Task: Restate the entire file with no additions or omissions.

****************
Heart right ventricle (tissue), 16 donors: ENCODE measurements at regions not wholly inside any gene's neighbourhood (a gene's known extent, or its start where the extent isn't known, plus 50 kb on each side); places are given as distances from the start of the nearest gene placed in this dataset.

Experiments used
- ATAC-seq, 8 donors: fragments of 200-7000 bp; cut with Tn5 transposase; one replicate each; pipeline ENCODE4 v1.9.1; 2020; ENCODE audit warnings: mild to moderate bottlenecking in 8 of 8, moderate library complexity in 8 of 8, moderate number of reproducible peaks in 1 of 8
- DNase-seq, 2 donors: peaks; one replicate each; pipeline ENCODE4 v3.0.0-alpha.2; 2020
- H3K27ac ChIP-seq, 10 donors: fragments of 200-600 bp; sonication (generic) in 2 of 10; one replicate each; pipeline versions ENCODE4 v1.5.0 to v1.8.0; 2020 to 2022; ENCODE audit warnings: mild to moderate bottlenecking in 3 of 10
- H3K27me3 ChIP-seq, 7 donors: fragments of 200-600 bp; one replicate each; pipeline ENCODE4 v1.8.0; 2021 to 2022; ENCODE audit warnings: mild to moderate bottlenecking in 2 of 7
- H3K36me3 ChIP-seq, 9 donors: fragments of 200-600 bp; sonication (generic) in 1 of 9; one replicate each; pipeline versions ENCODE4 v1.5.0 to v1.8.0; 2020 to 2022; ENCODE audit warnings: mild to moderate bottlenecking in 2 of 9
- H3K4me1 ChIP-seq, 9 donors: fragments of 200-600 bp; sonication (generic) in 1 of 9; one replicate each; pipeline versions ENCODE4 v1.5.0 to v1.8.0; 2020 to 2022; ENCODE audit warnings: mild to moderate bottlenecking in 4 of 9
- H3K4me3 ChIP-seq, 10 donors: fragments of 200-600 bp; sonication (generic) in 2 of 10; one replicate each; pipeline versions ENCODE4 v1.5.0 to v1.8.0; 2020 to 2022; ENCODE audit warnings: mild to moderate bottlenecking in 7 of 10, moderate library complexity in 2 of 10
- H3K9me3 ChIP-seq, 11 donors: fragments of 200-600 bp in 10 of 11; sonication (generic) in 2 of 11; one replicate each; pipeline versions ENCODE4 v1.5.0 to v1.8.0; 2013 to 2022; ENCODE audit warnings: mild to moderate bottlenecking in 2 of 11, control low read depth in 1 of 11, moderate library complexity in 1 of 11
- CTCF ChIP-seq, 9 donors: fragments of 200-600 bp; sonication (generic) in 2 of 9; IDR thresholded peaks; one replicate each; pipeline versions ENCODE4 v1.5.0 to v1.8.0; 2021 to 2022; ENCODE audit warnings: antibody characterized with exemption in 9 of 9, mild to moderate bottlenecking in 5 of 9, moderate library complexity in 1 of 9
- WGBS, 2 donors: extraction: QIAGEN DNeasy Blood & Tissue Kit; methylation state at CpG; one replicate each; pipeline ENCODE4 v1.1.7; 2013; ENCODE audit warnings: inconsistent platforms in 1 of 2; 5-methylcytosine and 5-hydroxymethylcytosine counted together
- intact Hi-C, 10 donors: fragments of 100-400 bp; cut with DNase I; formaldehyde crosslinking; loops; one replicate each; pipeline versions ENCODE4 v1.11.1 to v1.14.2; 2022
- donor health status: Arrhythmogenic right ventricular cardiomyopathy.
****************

Heart right ventricle (tissue), 16 donors: ENCODE measurements at regions not wholly inside any gene's neighbourhood (a gene's known extent, or its start where the extent isn't known, plus 50 kb on each side); places are given as distances from the start of the nearest gene placed in this dataset.

Experiments used
- ATAC-seq, 8 donors: fragments of 200-7000 bp; cut with Tn5 transposase; one replicate each; pipeline ENCODE4 v1.9.1; 2020; ENCODE audit warnings: mild to moderate bottlenecking in 8 of 8, moderate library complexity in 8 of 8, moderate number of reproducible peaks in 1 of 8
- DNase-seq, 2 donors: peaks; one replicate each; pipeline ENCODE4 v3.0.0-alpha.2; 2020
- H3K27ac ChIP-seq, 10 donors: fragments of 200-600 bp; sonication (generic) in 2 of 10; one replicate each; pipeline versions ENCODE4 v1.5.0 to v1.8.0; 2020 to 2022; ENCODE audit warnings: mild to moderate bottlenecking in 3 of 10
- H3K27me3 ChIP-seq, 7 donors: fragments of 200-600 bp; one replicate each; pipeline ENCODE4 v1.8.0; 2021 to 2022; ENCODE audit warnings: mild to moderate bottlenecking in 2 of 7
- H3K36me3 ChIP-seq, 9 donors: fragments of 200-600 bp; sonication (generic) in 1 of 9; one replicate each; pipeline versions ENCODE4 v1.5.0 to v1.8.0; 2020 to 2022; ENCODE audit warnings: mild to moderate bottlenecking in 2 of 9
- H3K4me1 ChIP-seq, 9 donors: fragments of 200-600 bp; sonication (generic) in 1 of 9; one replicate each; pipeline versions ENCODE4 v1.5.0 to v1.8.0; 2020 to 2022; ENCODE audit warnings: mild to moderate bottlenecking in 4 of 9
- H3K4me3 ChIP-seq, 10 donors: fragments of 200-600 bp; sonication (generic) in 2 of 10; one replicate each; pipeline versions ENCODE4 v1.5.0 to v1.8.0; 2020 to 2022; ENCODE audit warnings: mild to moderate bottlenecking in 7 of 10, moderate library complexity in 2 of 10
- H3K9me3 ChIP-seq, 11 donors: fragments of 200-600 bp in 10 of 11; sonication (generic) in 2 of 11; one replicate each; pipeline versions ENCODE4 v1.5.0 to v1.8.0; 2013 to 2022; ENCODE audit warnings: mild to moderate bottlenecking in 2 of 11, control low read depth in 1 of 11, moderate library complexity in 1 of 11
- CTCF ChIP-seq, 9 donors: fragments of 200-600 bp; sonication (generic) in 2 of 9; IDR thresholded peaks; one replicate each; pipeline versions ENCODE4 v1.5.0 to v1.8.0; 2021 to 2022; ENCODE audit warnings: antibody characterized with exemption in 9 of 9, mild to moderate bottlenecking in 5 of 9, moderate library complexity in 1 of 9
- WGBS, 2 donors: extraction: QIAGEN DNeasy Blood & Tissue Kit; methylation state at CpG; one replicate each; pipeline ENCODE4 v1.1.7; 2013; ENCODE audit warnings: inconsistent platforms in 1 of 2; 5-methylcytosine and 5-hydroxymethylcytosine counted together
- intact Hi-C, 10 donors: fragments of 100-400 bp; cut with DNase I; formaldehyde crosslinking; loops; one replicate each; pipeline versions ENCODE4 v1.11.1 to v1.14.2; 2022
- donor health status: Arrhythmogenic right ventricular cardiomyopathy.